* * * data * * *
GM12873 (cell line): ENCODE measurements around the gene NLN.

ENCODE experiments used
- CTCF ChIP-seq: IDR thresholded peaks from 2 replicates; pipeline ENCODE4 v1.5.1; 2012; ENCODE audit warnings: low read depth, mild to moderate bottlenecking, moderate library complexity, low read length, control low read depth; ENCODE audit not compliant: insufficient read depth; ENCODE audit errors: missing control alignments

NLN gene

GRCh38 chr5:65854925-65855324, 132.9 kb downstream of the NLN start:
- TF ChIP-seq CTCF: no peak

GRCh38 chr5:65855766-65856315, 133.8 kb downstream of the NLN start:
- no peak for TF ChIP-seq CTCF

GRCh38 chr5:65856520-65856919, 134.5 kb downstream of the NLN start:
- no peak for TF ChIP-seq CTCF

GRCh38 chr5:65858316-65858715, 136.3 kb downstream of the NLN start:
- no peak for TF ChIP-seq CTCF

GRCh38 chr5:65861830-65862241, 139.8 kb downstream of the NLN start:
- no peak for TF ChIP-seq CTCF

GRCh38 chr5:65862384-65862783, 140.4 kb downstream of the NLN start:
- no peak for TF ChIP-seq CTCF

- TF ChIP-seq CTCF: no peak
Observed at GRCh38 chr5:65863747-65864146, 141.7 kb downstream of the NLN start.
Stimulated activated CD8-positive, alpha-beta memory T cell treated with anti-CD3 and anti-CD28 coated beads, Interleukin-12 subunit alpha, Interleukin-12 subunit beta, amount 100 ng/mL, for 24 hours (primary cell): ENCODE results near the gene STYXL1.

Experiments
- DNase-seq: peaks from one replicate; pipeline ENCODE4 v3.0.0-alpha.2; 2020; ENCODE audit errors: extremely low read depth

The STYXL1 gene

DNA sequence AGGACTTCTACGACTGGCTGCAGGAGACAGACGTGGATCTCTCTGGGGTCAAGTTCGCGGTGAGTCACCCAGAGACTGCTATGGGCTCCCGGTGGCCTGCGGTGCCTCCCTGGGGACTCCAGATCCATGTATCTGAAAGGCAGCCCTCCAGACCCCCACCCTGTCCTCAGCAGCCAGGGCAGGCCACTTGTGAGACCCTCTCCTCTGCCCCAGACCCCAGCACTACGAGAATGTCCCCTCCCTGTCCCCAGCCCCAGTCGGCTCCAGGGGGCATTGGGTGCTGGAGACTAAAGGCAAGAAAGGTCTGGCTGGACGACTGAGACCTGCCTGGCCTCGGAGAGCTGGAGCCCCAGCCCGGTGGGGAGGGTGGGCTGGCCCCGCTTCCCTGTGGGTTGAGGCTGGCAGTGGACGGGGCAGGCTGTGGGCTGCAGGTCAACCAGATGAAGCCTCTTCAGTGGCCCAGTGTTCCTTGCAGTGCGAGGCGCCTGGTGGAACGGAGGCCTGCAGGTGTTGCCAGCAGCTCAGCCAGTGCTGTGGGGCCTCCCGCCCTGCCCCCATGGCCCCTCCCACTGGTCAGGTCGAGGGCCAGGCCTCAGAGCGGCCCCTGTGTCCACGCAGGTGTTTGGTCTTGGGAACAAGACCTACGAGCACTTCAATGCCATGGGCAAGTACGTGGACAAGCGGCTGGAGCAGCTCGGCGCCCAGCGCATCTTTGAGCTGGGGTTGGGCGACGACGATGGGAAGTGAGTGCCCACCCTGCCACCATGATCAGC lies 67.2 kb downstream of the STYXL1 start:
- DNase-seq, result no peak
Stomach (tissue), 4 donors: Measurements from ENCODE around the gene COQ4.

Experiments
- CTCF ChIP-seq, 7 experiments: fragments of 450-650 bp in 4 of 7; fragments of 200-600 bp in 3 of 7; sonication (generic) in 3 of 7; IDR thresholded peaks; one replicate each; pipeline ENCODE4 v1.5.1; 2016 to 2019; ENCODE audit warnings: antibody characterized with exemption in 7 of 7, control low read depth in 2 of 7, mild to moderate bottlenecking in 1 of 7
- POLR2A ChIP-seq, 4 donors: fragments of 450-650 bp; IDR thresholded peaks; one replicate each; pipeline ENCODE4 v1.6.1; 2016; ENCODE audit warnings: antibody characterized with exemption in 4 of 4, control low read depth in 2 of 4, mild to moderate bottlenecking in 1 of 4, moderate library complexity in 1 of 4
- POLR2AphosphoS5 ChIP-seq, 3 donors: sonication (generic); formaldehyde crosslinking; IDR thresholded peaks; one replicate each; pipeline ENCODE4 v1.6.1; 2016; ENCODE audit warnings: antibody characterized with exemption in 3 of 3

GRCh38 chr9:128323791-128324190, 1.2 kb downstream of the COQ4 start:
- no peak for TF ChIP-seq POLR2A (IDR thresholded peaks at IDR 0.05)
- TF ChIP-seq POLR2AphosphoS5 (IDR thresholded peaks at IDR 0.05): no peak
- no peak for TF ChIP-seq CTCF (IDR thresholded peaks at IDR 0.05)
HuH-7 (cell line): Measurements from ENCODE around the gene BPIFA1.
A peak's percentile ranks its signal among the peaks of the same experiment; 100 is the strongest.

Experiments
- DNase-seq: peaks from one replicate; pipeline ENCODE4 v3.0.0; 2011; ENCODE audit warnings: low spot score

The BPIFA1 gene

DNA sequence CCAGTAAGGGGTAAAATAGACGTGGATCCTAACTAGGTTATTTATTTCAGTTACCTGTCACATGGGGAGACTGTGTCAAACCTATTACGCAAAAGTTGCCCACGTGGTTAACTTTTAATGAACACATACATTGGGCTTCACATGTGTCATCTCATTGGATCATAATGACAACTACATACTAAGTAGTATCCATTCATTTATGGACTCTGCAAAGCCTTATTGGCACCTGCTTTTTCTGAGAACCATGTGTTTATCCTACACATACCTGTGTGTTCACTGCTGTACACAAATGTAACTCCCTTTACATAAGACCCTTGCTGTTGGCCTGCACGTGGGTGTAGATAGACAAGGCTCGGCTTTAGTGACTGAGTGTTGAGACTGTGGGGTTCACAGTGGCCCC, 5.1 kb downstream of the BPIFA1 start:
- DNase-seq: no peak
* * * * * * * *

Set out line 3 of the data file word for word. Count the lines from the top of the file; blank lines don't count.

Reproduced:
- CTCF ChIP-seq: IDR thresholded peaks from 2 replicates; pipeline ENCODE4 v1.5.1; 2012; ENCODE audit warnings: low read depth, mild to moderate bottlenecking, moderate library complexity, low read length, control low read depth; ENCODE audit not compliant: insufficient read depth; ENCODE audit errors: missing control alignments